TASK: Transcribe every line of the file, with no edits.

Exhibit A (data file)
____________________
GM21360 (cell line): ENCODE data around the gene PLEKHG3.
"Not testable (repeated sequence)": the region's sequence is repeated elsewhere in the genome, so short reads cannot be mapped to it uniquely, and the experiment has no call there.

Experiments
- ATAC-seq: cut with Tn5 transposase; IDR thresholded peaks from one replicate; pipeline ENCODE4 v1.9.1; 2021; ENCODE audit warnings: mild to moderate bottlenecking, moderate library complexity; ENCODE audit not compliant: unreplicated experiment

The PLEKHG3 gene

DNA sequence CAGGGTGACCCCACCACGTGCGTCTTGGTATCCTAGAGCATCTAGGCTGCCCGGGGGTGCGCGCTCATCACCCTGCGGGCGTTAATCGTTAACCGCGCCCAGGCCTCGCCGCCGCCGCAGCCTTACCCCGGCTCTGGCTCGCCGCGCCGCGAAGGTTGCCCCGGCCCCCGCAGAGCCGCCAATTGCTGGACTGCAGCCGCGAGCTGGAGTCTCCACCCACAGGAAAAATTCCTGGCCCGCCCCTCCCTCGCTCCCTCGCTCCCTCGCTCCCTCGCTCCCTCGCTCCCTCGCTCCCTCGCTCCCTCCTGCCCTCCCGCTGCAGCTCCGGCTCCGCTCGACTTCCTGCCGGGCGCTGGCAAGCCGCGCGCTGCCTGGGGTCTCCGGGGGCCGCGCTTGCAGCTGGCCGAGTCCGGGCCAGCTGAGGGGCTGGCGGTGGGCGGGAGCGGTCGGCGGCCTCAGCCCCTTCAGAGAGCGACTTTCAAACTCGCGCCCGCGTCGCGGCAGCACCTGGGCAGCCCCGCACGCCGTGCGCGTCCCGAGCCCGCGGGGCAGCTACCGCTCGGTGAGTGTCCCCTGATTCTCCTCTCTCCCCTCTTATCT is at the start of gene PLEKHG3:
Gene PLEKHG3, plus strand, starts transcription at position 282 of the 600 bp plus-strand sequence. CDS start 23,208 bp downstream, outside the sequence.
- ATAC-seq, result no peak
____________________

GM21360 (cell line): ENCODE data around the gene PLEKHG3.
"Not testable (repeated sequence)": the region's sequence is repeated elsewhere in the genome, so short reads cannot be mapped to it uniquely, and the experiment has no call there.

Experiments
- ATAC-seq: cut with Tn5 transposase; IDR thresholded peaks from one replicate; pipeline ENCODE4 v1.9.1; 2021; ENCODE audit warnings: mild to moderate bottlenecking, moderate library complexity; ENCODE audit not compliant: unreplicated experiment

The PLEKHG3 gene

DNA sequence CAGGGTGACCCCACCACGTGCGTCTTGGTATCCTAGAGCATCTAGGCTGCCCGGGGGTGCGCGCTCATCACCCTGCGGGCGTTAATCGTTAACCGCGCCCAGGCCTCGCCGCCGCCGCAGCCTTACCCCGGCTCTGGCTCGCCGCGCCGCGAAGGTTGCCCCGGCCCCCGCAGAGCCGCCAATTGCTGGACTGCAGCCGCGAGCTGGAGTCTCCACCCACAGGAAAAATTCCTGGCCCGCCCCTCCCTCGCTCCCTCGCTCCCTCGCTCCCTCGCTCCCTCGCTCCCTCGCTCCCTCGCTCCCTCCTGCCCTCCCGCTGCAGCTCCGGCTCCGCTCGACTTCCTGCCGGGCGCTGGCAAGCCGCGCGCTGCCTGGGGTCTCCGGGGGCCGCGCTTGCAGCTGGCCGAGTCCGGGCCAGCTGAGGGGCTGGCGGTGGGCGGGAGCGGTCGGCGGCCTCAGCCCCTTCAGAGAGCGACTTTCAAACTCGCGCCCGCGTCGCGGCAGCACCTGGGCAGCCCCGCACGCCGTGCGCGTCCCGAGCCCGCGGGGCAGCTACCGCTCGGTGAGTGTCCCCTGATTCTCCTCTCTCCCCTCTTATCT is at the start of gene PLEKHG3:
Gene PLEKHG3, plus strand, starts transcription at position 282 of the 600 bp plus-strand sequence. CDS start 23,208 bp downstream, outside the sequence.
- ATAC-seq, result no peak